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Options for Reform of Composition: No.6—

Options for Reform of Composition: No.7—

Hereditary Places—

Amendment (c) thereto: in line 2, at end add

Mr. Straw: It is 98 years sincere a wholly hereditary House of Lords plunged the nation into one of its worst ever constitutional crises as it vetoed the right of a democratically elected Government to set a Budget. It took two general elections in a single year and the Parliament Act 1911 to resolve the crisis.

In 1999 the House of Lords underwent the most significant reform since the 1911 Act, with the removal of the vast majority of hereditary peers and the establishment of a second Chamber in which no single party should command an overall majority. Those changes have produced a more independent and active House of Lords. It has been a major advance, but as a reform it is far from complete.

Those who believe that the United Kingdom should have a unicameral Parliament will have the opportunity to express that view in the votes tomorrow night. It is not a view that I support. Strong government must be balanced by a strong Parliament, and that means, among many other things, an effective, revising second Chamber, subordinate to but complementary to the House of Commons.

Almost all countries the size of ours or larger have bicameral Parliaments, because of the weight and
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complexity of the business before them. This House already sits for longer and for more days than most comparable legislatures. If it were serious about doing the work of two Houses combined, it would mean—besides many other things—much shorter recesses, no light Thursdays and many fewer constituency Fridays. I suggest to Members on both sides of the House that that is a sure-fire recipe for detaching Members of Parliament from their voters.

My preference, and that of the main Opposition parties, is for a reformed House of Lords containing a substantial proportion of elected Members alongside appointed Members with special expertise and experience. I believe that by such means we can create a more representative, effective and legitimate second Chamber without challenging the primacy of this House.

Despite the 1999 reforms and other changes to the House of Lords since 1911, such as the introduction of women Members and life peers, this House has so far found it impossible to reach a substantive conclusion on the most appropriate membership and framework for a reformed second Chamber. There are those who say, even now, that what we need to do is pause and reflect “maturely” on the next step. I rather think that 98 years is long enough for such reflection.

We have not been short of debate over the past 98 years, just results. All-party talks in the late 1940s fell away. All-party talks in the late 1960s were thwarted first by a Lords decision to block sanctions against what was then Southern Rhodesia and is now Zimbabwe, and following that by an extraordinary alliance—a kind of Faustian pact—between the late Enoch Powell and Michael Foot. More recently, after a royal commission with a distinguished membership had presented a thorough and wide-ranging report in 2000, and after a White Paper in 2001 and a comprehensive inquiry by the Public Administration Committee and a Joint Committee of the Commons and Lords in 2002, the House in early February 2003 managed to vote down every possibility for reform, from doing nothing to having an all-elected House and every alternative in between. It was not a good day for the reputation of this House or of Parliament.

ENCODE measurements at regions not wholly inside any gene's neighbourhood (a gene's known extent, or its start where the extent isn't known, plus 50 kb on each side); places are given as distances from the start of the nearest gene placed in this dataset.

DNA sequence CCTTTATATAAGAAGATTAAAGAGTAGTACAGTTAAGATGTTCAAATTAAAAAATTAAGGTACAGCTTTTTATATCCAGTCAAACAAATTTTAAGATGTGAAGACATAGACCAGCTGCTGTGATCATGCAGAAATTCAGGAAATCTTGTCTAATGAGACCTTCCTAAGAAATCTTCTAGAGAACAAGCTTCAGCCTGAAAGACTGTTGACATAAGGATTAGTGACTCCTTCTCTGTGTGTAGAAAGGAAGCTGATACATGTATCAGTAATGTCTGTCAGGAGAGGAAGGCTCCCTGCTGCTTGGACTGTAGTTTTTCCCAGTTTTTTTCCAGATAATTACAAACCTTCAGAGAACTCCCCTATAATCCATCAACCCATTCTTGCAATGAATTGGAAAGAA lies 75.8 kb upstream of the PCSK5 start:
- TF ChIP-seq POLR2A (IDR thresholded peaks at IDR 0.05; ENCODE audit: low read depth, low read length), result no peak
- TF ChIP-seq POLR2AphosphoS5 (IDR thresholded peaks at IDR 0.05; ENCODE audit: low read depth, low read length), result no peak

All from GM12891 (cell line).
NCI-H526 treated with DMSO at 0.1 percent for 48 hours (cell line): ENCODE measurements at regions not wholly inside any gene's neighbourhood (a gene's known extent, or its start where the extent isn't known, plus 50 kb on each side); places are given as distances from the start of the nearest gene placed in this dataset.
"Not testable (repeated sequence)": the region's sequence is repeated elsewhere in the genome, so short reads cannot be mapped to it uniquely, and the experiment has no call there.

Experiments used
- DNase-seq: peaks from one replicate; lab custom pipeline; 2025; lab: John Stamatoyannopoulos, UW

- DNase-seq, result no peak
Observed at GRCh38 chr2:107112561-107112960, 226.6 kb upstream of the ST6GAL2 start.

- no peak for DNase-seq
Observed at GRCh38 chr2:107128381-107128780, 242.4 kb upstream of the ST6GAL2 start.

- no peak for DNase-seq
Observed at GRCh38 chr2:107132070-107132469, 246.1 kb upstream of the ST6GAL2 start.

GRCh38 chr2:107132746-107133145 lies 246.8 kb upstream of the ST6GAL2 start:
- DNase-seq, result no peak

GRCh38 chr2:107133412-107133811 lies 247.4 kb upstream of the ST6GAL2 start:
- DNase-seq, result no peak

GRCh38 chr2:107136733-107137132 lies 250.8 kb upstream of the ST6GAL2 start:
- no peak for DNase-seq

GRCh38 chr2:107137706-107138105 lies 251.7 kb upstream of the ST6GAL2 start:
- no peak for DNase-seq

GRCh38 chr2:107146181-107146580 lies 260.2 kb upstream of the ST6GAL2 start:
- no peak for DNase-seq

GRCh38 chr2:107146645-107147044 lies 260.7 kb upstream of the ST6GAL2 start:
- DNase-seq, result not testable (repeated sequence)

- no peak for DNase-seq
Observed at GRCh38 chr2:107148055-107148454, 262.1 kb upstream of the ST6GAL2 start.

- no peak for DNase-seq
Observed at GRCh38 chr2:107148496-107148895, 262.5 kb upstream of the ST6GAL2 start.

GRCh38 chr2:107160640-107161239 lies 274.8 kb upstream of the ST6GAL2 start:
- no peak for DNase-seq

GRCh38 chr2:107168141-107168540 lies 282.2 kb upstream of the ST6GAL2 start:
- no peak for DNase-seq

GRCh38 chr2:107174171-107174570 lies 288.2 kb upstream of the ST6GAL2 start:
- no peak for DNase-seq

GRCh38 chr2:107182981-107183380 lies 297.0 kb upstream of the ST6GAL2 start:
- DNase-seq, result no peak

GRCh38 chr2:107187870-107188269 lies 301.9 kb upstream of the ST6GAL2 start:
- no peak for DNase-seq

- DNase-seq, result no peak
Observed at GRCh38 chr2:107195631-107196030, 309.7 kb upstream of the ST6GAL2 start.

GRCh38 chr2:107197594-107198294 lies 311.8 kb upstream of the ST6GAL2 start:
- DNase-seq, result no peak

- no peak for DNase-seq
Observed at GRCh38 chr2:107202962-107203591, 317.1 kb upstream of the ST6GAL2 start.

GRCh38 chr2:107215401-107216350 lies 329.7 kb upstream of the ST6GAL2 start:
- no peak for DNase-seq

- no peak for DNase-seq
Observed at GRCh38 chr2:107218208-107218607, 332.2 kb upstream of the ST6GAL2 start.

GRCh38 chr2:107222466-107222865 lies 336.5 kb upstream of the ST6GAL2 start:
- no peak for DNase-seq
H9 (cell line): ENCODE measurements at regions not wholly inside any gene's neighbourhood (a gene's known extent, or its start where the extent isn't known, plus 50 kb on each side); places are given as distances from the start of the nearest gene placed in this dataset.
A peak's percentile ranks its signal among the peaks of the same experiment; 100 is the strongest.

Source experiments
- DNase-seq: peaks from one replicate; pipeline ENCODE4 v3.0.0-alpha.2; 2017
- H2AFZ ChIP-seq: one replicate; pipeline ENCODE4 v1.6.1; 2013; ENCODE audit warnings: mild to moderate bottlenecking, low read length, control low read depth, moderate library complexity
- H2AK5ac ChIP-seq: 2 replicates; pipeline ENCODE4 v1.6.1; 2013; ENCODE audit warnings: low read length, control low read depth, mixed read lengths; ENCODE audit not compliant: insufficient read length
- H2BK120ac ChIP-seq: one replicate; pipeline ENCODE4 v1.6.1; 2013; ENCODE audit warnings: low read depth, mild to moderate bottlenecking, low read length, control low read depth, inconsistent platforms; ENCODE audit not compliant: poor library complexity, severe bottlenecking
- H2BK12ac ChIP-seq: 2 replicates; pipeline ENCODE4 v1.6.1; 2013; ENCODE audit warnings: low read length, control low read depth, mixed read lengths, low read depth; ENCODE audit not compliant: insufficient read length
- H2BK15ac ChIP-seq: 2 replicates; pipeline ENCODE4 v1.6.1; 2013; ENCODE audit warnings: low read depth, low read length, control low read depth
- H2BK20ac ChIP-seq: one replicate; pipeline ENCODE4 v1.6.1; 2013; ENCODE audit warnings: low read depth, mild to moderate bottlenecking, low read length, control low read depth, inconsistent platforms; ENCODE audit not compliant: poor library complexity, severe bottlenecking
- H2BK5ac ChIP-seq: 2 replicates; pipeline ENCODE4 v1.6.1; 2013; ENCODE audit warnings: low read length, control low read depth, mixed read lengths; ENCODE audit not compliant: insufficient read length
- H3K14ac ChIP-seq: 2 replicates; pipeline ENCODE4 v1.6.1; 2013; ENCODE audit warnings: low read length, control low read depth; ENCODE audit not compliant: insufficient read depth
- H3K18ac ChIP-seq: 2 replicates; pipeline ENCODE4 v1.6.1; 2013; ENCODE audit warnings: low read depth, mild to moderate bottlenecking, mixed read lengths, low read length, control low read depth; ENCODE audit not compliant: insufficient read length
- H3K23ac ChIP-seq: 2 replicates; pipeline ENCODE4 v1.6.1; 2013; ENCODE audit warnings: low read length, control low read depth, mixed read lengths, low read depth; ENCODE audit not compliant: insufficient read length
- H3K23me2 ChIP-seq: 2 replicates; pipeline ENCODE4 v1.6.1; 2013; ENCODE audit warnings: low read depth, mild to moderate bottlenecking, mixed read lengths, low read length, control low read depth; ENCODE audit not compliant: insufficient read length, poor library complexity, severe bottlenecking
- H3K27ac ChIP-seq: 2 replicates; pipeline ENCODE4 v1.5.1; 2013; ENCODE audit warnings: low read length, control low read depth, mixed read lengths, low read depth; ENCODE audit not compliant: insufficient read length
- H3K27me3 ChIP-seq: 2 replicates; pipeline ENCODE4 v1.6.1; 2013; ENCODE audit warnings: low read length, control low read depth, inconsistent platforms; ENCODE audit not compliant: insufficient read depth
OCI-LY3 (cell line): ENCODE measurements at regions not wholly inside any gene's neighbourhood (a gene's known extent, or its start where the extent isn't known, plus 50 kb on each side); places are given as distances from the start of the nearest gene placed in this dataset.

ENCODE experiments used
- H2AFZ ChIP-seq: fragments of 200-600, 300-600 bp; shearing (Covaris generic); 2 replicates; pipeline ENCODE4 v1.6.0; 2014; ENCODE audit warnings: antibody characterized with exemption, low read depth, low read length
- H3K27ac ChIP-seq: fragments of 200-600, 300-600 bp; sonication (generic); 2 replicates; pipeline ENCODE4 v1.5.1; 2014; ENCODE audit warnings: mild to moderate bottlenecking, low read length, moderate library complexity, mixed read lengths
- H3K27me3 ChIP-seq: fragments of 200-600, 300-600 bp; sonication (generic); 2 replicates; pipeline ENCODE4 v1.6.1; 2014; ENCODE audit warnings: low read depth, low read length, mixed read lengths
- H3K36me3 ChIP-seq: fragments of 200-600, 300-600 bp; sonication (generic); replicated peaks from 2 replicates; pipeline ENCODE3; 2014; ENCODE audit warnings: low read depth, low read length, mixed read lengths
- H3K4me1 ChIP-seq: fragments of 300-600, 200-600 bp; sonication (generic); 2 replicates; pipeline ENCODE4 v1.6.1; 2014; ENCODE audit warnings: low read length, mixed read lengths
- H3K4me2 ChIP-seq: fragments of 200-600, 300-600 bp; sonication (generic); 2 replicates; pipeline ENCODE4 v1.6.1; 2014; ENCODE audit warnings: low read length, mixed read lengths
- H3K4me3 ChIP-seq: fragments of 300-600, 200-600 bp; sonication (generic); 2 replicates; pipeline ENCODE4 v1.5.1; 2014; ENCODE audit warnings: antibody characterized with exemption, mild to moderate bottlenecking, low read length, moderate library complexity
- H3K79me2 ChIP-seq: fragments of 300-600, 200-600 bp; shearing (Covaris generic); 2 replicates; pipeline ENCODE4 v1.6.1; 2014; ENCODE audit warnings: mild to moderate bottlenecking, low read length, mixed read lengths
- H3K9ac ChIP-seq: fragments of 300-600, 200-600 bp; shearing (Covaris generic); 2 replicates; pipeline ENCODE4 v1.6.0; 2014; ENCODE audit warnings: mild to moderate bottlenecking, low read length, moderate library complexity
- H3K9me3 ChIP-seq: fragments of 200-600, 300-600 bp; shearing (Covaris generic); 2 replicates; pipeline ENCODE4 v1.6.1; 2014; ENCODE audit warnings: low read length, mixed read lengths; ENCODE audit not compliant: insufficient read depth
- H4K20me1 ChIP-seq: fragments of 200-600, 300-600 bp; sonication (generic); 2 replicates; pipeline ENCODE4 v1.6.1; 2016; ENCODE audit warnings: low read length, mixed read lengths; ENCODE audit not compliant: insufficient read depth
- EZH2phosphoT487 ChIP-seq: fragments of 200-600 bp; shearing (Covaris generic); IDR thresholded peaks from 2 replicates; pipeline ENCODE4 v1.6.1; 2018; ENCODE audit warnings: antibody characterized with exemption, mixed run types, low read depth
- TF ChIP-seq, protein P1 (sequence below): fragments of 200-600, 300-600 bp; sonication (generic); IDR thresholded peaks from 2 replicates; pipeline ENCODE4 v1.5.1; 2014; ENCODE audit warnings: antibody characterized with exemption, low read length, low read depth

Mr. John Redwood (Wokingham) (Con): Will the right hon. Gentleman explain how, under his proposals, a serving Prime Minister could be completely detached from the selection procedure in his party for peers, and might it not cause tensions if there were disagreement on the general attitude?

Mr. Straw: I shall shortly come on to our proposals for composition and the role of the statutory appointments commission, as well as the method of election.

Mr. Chris Mullin (Sunderland, South) (Lab): On legitimacy, did my right hon. Friend read the remarks made by Lord Kingsland on 7 November 2006? In his concluding comments in a debate on the Police and Justice Bill, which had ping-ponged a couple of times between the Lords and Commons, he said:

Is that not the nub of the problem? An elected House or a part-elected House would be used to undermine the legitimacy of this House.

Mr. Straw: My hon. Friend is correct that that is a key part of the central argument. If he will allow me, I shall develop my point and in doing so I hope to give him an answer that will provide some satisfaction.

Mr. John Baron (Billericay) (Con): Given that the Government’s model still leaves enormous powers of patronage with party managers, would not the second Chamber better represent society if an independent commission were instructed to fill the Lords with representatives of organisations that best reflect society—in other words, if we were to create a second Chamber of the country’s talents in which individuals could represent such organisations?

Mr. Straw: I do not for a second accept the first part of what the hon. Gentleman says. There are many possible formulae, including the model of the Irish Senate, which he has, in effect, just described. I do not accept that that is the best way forward.